Hardison pursued Mather's state park suggestion, and in March 1923, after unanimous approval in both legislative houses, Governor Thomas C. McRae signed into law Act 276, which authorized the state land commissioner to accept land donations for Petit Jean's park.
The first land accepted was 80 acres on the mountain's west end. Donated by six Morrilton residents and two Pine Bluff men, the tract included Cedar Falls and part of its canyon. The lumber company's gift came after its board had approved donation to the state rather than the federal government. Arkansas's first state park had been born.
Since no state parks agency then existed, Hardison convinced the state highway commissioner to "accept custody of the park until such time as a properly constituted state authority could be established."
Four years later, in 1927, the legislature approved Act 172, establishing a seven-member State Parks Commission. The legislature indicated its intent to create a system of parks by authorizing the panel to acquire any areas of natural beauty and historical interest that provided "educational, recreational, health, camping and other outdoor life advantages."
The new law instructed the commission to use its lands "to protect and preserve in its original habitat and native beauty the flora, fauna and wildlife therein and preserve the same for all future generations, ...and to attract visitors, home seekers and tourists to the State" in order to "increase the wealth and revenue of our State by means of such parks."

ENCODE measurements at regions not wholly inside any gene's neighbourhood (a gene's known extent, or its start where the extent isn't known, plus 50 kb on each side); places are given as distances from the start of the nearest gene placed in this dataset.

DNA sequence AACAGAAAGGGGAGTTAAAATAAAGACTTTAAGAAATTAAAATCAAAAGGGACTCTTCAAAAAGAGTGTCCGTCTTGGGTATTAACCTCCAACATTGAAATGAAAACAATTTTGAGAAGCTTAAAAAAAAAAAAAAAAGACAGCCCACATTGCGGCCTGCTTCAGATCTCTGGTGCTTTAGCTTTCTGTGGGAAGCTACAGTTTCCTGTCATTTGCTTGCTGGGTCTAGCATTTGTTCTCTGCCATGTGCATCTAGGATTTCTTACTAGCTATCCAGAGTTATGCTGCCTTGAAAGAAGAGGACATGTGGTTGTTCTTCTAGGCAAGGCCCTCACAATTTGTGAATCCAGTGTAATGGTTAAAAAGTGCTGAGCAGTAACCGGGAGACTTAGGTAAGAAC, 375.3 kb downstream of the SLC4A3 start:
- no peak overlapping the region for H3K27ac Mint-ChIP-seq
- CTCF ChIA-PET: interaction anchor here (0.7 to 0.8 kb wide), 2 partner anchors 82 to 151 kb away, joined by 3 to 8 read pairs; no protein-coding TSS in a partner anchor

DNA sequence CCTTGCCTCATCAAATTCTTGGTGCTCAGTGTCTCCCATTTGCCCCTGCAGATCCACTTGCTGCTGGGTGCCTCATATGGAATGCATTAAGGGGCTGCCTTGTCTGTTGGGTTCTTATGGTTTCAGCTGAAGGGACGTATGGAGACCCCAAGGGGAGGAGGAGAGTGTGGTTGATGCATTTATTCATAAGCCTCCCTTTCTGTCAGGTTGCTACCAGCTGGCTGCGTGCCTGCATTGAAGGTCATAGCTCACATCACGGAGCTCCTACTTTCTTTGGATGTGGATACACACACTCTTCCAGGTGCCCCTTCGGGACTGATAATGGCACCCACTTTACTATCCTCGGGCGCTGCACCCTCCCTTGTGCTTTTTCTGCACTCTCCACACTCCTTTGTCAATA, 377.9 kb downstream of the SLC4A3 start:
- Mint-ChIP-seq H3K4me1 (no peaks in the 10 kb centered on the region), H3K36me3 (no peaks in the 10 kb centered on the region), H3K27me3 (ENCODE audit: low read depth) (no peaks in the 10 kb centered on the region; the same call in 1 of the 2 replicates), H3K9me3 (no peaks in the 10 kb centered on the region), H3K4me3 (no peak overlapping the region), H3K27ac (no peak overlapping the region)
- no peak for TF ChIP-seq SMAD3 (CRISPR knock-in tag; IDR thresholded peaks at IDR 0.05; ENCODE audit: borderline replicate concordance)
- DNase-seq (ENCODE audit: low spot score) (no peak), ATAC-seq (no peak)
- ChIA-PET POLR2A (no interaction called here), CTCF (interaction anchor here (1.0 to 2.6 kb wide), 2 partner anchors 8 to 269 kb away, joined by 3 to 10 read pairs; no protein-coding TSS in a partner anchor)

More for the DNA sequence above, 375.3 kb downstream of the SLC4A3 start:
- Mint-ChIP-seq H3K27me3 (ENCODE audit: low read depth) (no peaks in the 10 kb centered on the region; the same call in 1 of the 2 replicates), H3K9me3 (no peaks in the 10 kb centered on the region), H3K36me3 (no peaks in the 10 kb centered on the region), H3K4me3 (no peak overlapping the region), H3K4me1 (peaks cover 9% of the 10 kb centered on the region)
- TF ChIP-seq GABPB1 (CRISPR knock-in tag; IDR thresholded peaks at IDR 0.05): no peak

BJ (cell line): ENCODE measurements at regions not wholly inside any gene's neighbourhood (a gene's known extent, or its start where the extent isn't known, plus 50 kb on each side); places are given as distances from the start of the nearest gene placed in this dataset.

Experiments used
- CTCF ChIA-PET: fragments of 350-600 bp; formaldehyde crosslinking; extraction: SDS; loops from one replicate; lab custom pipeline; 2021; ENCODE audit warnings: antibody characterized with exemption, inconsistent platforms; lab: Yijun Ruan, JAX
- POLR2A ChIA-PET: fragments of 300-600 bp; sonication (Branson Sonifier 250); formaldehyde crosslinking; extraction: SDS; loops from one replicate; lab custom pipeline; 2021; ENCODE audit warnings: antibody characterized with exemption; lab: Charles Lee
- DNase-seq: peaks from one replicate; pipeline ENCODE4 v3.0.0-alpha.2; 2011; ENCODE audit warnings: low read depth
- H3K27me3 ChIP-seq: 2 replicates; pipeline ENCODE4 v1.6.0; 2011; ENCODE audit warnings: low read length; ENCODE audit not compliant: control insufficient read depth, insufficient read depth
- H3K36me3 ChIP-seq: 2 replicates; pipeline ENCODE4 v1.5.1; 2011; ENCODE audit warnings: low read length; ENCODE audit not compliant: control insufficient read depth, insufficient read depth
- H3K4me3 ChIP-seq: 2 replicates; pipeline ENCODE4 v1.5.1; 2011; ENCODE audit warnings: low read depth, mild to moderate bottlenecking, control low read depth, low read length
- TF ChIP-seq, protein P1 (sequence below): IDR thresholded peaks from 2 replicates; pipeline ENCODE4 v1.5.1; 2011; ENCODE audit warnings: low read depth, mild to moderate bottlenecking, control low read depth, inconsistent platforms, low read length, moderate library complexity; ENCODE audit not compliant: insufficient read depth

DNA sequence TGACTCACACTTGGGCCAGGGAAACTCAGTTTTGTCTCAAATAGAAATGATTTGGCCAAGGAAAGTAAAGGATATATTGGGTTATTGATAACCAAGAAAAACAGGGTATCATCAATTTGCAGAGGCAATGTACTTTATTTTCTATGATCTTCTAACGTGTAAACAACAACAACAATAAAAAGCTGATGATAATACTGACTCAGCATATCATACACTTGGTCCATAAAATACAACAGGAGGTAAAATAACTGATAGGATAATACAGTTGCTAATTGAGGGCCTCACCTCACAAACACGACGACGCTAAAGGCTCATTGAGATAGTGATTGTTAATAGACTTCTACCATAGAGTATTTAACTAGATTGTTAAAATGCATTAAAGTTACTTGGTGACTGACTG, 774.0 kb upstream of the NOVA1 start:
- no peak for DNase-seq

Acreage for Arkansas's second park was obtained later in 1927 by way of Act 39 of 1881, which provided that ownership of tax-delinquent lands would revert to the state. Located on a 1,750-foot peak overlooking the Arkansas River Valley near Dardanelle, the initial land for Mount Nebo State Park was simply transferred by the state to the parks commission.
Next came the state's first historical park. In 1929, the legislature established by Act 57 the Arkansas Post State Park Commission, directing it to acquire the site of Arkansas Post. The Post had been the first permanent European settlement in the lower Mississippi River Valley and Arkansas's first territorial capital. Sixty-two acres were purchased. (In 1964, the site was transferred to the NPS and became the Arkansas Post National Memorial.)
Two more park sites were established in 1933. Donations and purchases created Crowley's Ridge State Park west of Paragould, while donations and the transfer of tax-delinquent land made available acreage for Devil's Den State Park in a steep Boston Mountains valley of Lee Creek south of Fayetteville.
In 1935, Harvey Couch, founder of the Arkansas Power and Light Company, donated for the creation of Lake Catherine State Park more than 2,000 acres along the lake formed south of Hot Springs by Remmel Dam, the state's first major hydroelectric project. Lake Catherine was first in a significant line of Arkansas parks that would be located on large lakes made by dams.
Added to the system in 1937 by a combination of donated, purchased and tax-forfeited land was the site of Buffalo River State Park in southern Marion County. (The park was closed and its land transferred to the NPS in 1973 to become part of the Buffalo National River.)
Though land acquisition was proceeding apace, it would be 1937 before the State Parks Commission had control of funds for anything more than its own operating expenses; it had no money to develop the parks. After the Flood of 1927 had inundated one-fifth of Arkansas, the stock market collapsed in 1929 and the Great Depression of the 1930s ensued.
Yet, largely because of the severest economic disaster in U.S. history, the stone-and-mortar phase of the parks system began in 1933. Into Arkansas's park-development void stepped the Civilian Conservation Corps, a public employment program created by the New Deal administration of President Franklin D. Roosevelt.
(NEXT – Arkansas State Parks: The Legacy of the CCC)
Submitted by the Arkansas Department of Parks & Tourism
One Capitol Mall, Little Rock, AR 72201, (501) 682-7606
May be used without permission. Credit line is appreciated:
"Arkansas Department of Parks & Tourism"